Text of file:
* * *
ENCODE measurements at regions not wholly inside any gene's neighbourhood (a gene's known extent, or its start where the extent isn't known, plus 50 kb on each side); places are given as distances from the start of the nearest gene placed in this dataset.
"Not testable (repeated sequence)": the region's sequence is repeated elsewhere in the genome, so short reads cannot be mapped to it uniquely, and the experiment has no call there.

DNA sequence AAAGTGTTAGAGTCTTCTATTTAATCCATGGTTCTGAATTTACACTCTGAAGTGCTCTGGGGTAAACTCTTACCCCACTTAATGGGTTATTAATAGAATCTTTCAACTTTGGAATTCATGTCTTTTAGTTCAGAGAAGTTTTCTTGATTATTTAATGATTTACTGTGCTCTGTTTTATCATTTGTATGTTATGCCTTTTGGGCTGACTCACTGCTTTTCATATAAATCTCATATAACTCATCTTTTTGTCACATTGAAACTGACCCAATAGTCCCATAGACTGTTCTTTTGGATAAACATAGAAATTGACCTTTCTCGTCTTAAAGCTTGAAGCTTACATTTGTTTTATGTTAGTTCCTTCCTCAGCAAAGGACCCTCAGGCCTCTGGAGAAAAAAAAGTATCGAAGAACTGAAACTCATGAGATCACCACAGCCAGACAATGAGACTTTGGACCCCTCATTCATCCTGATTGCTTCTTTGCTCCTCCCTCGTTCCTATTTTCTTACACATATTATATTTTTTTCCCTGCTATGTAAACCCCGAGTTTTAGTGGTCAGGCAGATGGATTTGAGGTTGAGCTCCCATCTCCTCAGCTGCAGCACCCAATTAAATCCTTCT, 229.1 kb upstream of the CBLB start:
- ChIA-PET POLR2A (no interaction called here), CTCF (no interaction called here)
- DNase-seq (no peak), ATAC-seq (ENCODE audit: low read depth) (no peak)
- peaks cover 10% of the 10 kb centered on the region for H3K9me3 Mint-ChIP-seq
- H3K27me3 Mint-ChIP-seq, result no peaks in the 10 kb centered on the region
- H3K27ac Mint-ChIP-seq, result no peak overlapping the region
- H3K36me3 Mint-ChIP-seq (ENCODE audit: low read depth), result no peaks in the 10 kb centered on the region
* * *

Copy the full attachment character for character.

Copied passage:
ENCODE measurements at regions not wholly inside any gene's neighbourhood (a gene's known extent, or its start where the extent isn't known, plus 50 kb on each side); places are given as distances from the start of the nearest gene placed in this dataset.
"Not testable (repeated sequence)": the region's sequence is repeated elsewhere in the genome, so short reads cannot be mapped to it uniquely, and the experiment has no call there.

DNA sequence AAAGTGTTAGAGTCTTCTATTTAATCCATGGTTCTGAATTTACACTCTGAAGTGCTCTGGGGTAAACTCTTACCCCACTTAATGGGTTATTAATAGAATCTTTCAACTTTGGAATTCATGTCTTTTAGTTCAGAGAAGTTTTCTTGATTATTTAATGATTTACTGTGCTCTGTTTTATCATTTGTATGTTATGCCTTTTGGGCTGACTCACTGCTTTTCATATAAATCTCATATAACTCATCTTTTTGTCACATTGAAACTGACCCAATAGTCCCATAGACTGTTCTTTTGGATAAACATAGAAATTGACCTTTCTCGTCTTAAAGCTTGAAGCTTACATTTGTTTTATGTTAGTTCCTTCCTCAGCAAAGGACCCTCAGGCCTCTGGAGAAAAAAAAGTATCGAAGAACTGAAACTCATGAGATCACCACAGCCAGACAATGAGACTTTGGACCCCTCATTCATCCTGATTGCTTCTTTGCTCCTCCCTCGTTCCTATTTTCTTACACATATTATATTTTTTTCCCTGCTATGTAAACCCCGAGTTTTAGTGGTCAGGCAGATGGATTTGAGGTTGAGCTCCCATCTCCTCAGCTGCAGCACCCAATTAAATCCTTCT, 229.1 kb upstream of the CBLB start:
- ChIA-PET POLR2A (no interaction called here), CTCF (no interaction called here)
- DNase-seq (no peak), ATAC-seq (ENCODE audit: low read depth) (no peak)
- peaks cover 10% of the 10 kb centered on the region for H3K9me3 Mint-ChIP-seq
- H3K27me3 Mint-ChIP-seq, result no peaks in the 10 kb centered on the region
- H3K27ac Mint-ChIP-seq, result no peak overlapping the region
- H3K36me3 Mint-ChIP-seq (ENCODE audit: low read depth), result no peaks in the 10 kb centered on the region